At just 21 years of age, Los Angeles-based songwriter Hana Vu is already a commanding presence in her songs. Her debut LP Public Storage employs the same downtrodden, sepia-toned atmospherics of the type of identikit facilities its title describes: flickering tubular lights, cold concrete surfaces, damp air, leaking drainage pipes, the smell of dust, plaster, rust, and decaying fabrics. Not exactly the most welcoming environment to keep your precious belongings, even if it’s supposedly temporary.
It’s a place you revisit every time you have to dig your heels in and scramble for a better situation… only to end back up at the same place, having to do it all over again. “I live on the edge of the world / Where everything stops and it turns / And all living things, they fall on me / And crush me into dirt”, Vu sings with her maroon-toned lower-register voice on the ghostly, new wave-tinged waltz of “My House”. The track’s moonlit textures are reminiscent of Lower Dens’s underrated masterpiece Nootropics. There’s not a hint of being blindsided or caught up in some rude awakening: Hana Vu enunciates with the matter-of-fact fatalism of an artist at least a decade into her career.
Though evocative, stunning, and sweeping, there’s a pragmatism anchoring Public Storage, a functionality in its outline. Vu has built her craft on her own terms, learning how to play several instruments herself with gritty, DIY-fortitude. Similar to Alex G, her music naturally bends to something amorphous when she’s reaching for a specific influence or aesthetic, creating original juxtapositions almost viscerally.
For instance, “Aubade” and “Heaven” echo the cherubic atmospherics of Kate Bush’s biggest hits, smeared and stained into a downtrodden, corrosive, decidedly earthbound state. “Gutter” borrows from more primal 90s rock, but still remains sleek and elegant even as its sonics go into fuzzed-out overdrive. Public Storage might initially seem a bit oblique with its monochromatic, solemn moods, but like a faded family photograph, there’s a lot of subtle warmth to be found if you rummage through it long enough.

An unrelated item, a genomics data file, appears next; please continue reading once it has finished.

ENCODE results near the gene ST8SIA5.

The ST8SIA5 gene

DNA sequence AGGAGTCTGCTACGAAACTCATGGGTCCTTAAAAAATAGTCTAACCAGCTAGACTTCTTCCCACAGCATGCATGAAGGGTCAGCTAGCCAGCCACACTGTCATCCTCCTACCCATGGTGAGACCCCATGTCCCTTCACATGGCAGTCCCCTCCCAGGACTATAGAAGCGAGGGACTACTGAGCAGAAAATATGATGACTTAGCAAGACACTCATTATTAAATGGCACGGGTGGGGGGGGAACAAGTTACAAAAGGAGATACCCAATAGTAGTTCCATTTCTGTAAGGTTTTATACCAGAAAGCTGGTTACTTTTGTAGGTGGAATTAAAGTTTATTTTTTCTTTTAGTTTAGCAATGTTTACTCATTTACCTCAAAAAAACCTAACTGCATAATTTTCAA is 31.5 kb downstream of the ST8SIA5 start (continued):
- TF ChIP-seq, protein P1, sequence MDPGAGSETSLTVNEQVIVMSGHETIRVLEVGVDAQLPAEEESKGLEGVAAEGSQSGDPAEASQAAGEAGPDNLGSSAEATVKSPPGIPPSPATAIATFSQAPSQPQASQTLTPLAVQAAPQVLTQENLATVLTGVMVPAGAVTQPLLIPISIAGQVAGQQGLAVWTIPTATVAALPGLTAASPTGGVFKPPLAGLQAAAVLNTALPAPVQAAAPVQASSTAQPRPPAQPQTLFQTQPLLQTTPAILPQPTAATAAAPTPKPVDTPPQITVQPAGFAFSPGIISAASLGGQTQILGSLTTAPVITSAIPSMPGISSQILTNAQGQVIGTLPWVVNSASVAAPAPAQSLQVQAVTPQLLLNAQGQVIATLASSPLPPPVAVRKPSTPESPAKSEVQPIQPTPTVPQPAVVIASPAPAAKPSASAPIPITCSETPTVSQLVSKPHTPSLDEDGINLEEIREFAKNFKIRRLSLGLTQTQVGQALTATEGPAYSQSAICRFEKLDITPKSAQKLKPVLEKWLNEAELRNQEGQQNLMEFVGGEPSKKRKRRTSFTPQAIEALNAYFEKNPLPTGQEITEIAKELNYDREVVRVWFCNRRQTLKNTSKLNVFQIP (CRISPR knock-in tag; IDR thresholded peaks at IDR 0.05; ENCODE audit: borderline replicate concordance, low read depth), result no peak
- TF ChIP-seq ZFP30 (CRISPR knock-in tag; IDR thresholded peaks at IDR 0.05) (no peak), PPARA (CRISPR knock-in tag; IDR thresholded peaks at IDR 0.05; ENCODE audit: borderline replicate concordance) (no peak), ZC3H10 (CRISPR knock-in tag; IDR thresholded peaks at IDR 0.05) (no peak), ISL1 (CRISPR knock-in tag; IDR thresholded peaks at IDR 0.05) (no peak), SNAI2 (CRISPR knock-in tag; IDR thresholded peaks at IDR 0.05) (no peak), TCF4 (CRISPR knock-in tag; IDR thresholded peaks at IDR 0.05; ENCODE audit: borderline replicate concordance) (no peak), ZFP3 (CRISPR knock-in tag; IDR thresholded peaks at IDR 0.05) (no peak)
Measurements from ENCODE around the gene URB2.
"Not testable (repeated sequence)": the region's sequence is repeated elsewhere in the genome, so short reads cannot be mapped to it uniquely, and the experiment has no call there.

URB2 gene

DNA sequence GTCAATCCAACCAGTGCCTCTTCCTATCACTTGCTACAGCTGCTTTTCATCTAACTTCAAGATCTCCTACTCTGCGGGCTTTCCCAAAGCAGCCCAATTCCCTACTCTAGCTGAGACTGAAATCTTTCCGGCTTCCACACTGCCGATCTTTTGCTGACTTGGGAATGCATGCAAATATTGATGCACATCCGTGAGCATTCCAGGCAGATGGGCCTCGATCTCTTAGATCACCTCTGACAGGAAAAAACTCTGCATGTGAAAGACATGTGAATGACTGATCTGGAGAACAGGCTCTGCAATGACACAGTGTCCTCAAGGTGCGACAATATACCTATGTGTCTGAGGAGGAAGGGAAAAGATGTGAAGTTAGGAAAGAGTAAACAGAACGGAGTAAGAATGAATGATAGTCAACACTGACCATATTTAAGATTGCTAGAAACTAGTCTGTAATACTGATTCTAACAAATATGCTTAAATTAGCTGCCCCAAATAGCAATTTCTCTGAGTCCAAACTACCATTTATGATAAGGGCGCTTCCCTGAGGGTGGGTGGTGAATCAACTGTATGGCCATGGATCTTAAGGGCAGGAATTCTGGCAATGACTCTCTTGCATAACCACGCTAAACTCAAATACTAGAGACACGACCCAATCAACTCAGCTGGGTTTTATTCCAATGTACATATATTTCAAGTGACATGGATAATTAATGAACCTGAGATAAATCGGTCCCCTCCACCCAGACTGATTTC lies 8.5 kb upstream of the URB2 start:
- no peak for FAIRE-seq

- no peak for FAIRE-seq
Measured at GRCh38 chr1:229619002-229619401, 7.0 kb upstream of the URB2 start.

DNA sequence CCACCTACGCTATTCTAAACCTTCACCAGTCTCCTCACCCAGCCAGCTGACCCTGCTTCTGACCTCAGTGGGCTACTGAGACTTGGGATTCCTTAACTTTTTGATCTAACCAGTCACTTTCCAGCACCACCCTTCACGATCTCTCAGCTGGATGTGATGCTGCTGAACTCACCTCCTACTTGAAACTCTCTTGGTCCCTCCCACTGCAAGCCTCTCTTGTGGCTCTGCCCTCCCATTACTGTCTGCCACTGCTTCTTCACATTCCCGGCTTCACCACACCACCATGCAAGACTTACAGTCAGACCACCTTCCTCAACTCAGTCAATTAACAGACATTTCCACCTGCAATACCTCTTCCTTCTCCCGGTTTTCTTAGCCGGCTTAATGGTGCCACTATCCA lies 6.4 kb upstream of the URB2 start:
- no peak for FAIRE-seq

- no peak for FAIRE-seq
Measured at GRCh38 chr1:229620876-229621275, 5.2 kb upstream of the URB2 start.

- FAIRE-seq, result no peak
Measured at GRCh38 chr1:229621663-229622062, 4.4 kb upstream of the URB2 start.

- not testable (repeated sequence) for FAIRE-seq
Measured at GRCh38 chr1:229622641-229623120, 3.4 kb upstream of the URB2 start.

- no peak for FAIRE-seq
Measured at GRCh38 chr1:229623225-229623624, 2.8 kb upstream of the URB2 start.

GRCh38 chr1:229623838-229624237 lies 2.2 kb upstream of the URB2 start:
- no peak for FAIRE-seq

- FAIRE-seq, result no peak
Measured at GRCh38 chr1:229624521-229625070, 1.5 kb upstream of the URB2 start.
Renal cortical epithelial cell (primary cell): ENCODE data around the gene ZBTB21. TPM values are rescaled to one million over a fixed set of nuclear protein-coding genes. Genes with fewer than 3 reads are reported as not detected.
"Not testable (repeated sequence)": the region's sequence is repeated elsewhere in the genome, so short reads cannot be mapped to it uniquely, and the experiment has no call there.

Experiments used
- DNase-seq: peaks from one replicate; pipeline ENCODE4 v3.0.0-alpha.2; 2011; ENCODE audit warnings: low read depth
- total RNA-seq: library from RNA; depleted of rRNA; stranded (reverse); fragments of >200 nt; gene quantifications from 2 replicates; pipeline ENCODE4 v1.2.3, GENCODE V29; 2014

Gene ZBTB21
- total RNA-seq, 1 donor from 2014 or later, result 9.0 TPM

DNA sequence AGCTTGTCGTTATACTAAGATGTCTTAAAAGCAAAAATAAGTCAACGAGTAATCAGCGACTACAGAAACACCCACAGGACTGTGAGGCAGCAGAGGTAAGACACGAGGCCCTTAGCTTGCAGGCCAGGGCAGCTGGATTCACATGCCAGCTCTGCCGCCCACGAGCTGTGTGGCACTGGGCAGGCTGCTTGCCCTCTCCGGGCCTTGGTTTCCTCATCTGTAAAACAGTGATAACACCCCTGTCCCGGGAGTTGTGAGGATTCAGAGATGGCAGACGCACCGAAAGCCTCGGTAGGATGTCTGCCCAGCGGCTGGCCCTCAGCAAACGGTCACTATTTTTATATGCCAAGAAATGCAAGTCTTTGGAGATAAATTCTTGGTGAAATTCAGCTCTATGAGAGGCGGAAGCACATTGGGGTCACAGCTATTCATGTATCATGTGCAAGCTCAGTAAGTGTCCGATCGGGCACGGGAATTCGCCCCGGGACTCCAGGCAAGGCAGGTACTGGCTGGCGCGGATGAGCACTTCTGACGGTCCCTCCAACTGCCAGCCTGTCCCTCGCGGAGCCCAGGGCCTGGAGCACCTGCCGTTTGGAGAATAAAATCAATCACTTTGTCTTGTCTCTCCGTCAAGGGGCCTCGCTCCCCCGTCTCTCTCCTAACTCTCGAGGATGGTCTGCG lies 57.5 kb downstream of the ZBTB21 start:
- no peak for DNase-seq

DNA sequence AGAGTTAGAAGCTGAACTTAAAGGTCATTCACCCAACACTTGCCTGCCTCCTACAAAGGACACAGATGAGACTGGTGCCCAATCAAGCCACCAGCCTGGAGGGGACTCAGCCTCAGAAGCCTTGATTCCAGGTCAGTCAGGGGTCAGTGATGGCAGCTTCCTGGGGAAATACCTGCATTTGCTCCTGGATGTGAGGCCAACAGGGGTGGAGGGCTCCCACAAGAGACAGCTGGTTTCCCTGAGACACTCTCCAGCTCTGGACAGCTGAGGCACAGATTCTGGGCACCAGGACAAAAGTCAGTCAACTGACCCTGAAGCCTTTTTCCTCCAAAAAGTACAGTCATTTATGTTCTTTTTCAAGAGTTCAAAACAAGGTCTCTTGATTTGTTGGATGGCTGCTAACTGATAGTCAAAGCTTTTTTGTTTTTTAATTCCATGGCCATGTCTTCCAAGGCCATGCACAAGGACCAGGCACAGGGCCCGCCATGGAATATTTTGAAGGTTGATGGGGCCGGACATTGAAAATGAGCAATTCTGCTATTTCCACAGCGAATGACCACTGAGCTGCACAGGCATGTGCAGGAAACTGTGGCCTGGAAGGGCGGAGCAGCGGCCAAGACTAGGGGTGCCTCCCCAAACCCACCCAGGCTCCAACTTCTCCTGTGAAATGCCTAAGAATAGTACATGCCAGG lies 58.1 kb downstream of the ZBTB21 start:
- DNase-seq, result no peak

“April Fool” opens the record with an elegant cut-up piano melody somewhat reminiscent of a nineties Nobuo Uematsu Final Fantasy-score, as Vu’s velvet delivery utters one of the album’s most piercing, poignant lines: “What could you say / To a man with a gun? / Could you say that I’m on my way home / And I’m already late?” It made me think of a night when I was tired and depressed and walked straight past a man who was trying to rob me at knifepoint. As I walked past, he didn’t bother to try me again, and the thought quickly occurred: did I secretly wish for him to attack me, just so I could finally feel something? It’s a heavy sentiment the apocalyptic Lars Von Trier-film Melancholia addresses with a lot of grace: how sometimes, deep melancholy can awaken an emotional clarity that allows you to handle intense situations in useful, constructive ways, because you feel dead inside anyway and don’t feel as if there’s anything left to lose.
That type of fortitude is palpable through all the songs Vu recorded for Public Storage as well. “World’s Worst” and “Maker” acknowledge her predicament without so much festering in it. Digging deep, that blackened, emotionally-drained state can potentially start feeling like an equilibrium, a source of tranquility to start anew. On “Everybody’s Birthday” – which strikes like a Gen Z counterpart to Death Cab For Cutie’s “The New Year” – Vu plainly expresses with lethargic undertone: “Red night / Everybody knows that it’s all end times / And everyone I know is blue”.
Over the past year, individuals had to emotionally batten down the hatches in some strange unprecedented way, shutting off parts of themselves in order to power through this traumatic time. With the world spinning back into its frantic perplexity, some of us may morbidly have Stockholm Syndrome for those simple solemn lockdown nights, when things were predictable. Compartmentalizing your experiences on a day-to-day basis became second nature, and it’s a mentality to hold close until things take a turn for the worse again. I guess it feels both useful and comforting to hear an album like Public Storage right now: Hana Vu’s songs tap into that solitary spirit with calm confidence, purpose, and understatedly, a lot of toughness and heart.